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Society, Politics & Law

The thorny issue of ‘driverless’ cars

Updated Tuesday, 8th May 2018

How will the law accommodate changing technology for driverless cars? Who is responsible if the vehicle crashes?

Google Driverless Car Creative commons image Icon By Driving_Google_Self-Driving_Car.jpg: Steve Jurvetsonderivative work: Mariordo - This file was derived from Driving Google Self-Driving Car.jpg:, CC BY 2.0 under Creative Commons BY-NC-SA 4.0 license Oh dear! The Google car has crashed and Google has admitted that it may be their fault. This was in California, but such vehicles could be on the roads of England and Wales in the next few years. Should we be worried? We don’t think so. According to The Highway Code, one must “always give way if it can help to avoid an incident” and, perhaps more importantly, one must “exercise full control of [one’s] vehicle at all times”. This raises an interesting philosophical debate about who – or what – is actually in control of an autonomous vehicle.

The legal position on driverless cars in England and Wales has yet to be determined, but it could be covered by an Act of Parliament, the common law, or both.

The most relevant Act is the Consumer Protection Act 1987, which provides that the producer and/or supplier of a “defective” product – that is, a product that is not as safe as “persons generally are entitled to expect” (section 3) – is liable to anyone who, because of the product, is injured or killed, or suffers at least £275-worth of property damage (section 2). In this case, Lexus was the producer of the physical car, but Google was the producer of the algorithms that enabled it to manoeuvre on roads without a driver. To the extent that this accident was the car’s “fault”, the defect must be in the algorithms, and Google clearly accepts this. Section 4 includes the “development defence”, which means that the producer will not be liable if the state of scientific knowledge at the time was not such that the producer could reasonably have discovered the defect. To its credit, Google does not seem to be arguing that it could not have discovered, before releasing the car onto the road, that other vehicles would not necessarily slow down for it.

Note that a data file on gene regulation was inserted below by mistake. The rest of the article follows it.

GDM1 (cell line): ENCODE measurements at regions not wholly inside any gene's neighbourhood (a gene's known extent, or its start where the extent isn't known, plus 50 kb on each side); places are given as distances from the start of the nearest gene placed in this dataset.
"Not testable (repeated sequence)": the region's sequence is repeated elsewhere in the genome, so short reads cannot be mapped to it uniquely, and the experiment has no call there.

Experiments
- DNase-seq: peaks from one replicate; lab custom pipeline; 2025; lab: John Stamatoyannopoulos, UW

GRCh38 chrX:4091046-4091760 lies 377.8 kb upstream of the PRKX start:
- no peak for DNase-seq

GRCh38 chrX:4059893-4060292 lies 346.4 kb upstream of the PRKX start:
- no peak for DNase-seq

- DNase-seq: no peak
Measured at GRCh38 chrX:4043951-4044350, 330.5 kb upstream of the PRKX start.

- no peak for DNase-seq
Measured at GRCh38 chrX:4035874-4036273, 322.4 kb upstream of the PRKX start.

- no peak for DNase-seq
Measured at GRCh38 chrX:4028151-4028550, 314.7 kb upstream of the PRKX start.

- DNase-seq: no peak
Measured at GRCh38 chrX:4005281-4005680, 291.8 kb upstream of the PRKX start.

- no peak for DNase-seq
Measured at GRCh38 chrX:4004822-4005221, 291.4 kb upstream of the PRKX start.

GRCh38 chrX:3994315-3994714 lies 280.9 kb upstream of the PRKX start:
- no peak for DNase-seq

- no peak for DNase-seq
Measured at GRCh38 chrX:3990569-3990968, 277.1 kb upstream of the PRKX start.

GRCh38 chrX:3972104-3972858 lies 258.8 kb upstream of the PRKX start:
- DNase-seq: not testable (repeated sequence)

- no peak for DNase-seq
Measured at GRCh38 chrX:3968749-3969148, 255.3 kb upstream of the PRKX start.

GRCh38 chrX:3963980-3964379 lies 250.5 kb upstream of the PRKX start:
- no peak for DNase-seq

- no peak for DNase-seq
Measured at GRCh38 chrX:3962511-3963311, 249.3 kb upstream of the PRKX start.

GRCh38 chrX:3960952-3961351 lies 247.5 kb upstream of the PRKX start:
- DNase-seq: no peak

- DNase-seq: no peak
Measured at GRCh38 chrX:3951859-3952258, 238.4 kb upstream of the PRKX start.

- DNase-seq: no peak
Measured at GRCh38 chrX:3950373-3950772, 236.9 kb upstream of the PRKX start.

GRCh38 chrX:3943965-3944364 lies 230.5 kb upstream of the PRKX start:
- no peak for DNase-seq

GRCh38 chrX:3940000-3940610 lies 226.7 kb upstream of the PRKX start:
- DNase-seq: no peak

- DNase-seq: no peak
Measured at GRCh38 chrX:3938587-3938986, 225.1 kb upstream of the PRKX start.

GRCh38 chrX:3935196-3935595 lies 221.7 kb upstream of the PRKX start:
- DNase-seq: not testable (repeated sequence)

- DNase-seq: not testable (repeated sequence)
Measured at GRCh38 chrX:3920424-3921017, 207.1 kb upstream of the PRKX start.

The common law includes the principle of negligence, under which people and companies are liable to anyone to whom death, injury or loss is foreseeably caused because they failed to take as much care as the “reasonable” person or company would have done in the circumstances. The law recognises that perfection is unattainable, and so the courts have to decide in each case what would constitute reasonable care. The provision of a test driver could be seen as fulfilling Google’s duty of care to compensate for possible shortcomings in the car’s algorithms, and the company would be vicariously liable if the test driver did not perform this role to the reasonable standard of care.

In this case, the test driver’s assumption that the bus would slow down to allow the car to pull out in front of it seems to be a reasonable one: all road users have a duty of care to all other road users, and the timely pressing of vehicles’ brake pedals prevents innumerable accidents every day. A human driver of the car would probably have made the same initial assumption as the Google car: that the bus would respond to the car’s indicator by slowing down to allow it to pull out. The reasonable driver would then have checked – whether by eye contact, observation of an encouraging gesture, or an assessment of the bus’s speed – that the bus was actually decelerating before he or she completed the manoeuvre. An autonomous car, presumably, has only the third of these options open to it, so it needs a rapid-cancellation feature if it is not clear that the pulling-out would be safe.

An interesting feature of this story is that the California Department of Motor Vehicles has published the accident report on the internet, and it very clearly sets the scene. It is not clear why the bus driver did not have complete control of the bus, or anticipate the car’s movement. What is clear is that the very slow speed of the car relative to that of the bus, while the car was changing lanes, has played out in a detrimental way. It is not clear whether the Google car was truly “at fault” as there is the complicating circumstance of obstructions – sandbags – in the lane, and Google has not yet commented on how the algorithms that control the vehicle should have responded to these. Obstructions are, of course, a foreseeable feature of motoring, so autonomous cars must be able to react appropriately and safely to them.

However, putting all this aside, it is good to see both California and Google trying to be “open” about incidents and this should be at all costs encouraged. One of the ways forward with new technologies that stretch the boundaries of our current legal systems is to allow companies and users to experiment with new technologies and see what emerges.

Because Google cars autonomously make “reasoned decisions” in specified sets of circumstances, they test the limits and scope of the existing law. Parliament and the courts will have to decide important questions, such as  whether the law of negligence will have to adapt to include “the reasonable robot” – and, if it does, who should pay for the damage caused when the robot’s conduct falls below the legally acceptable standard. We live in interesting technological and legal times.





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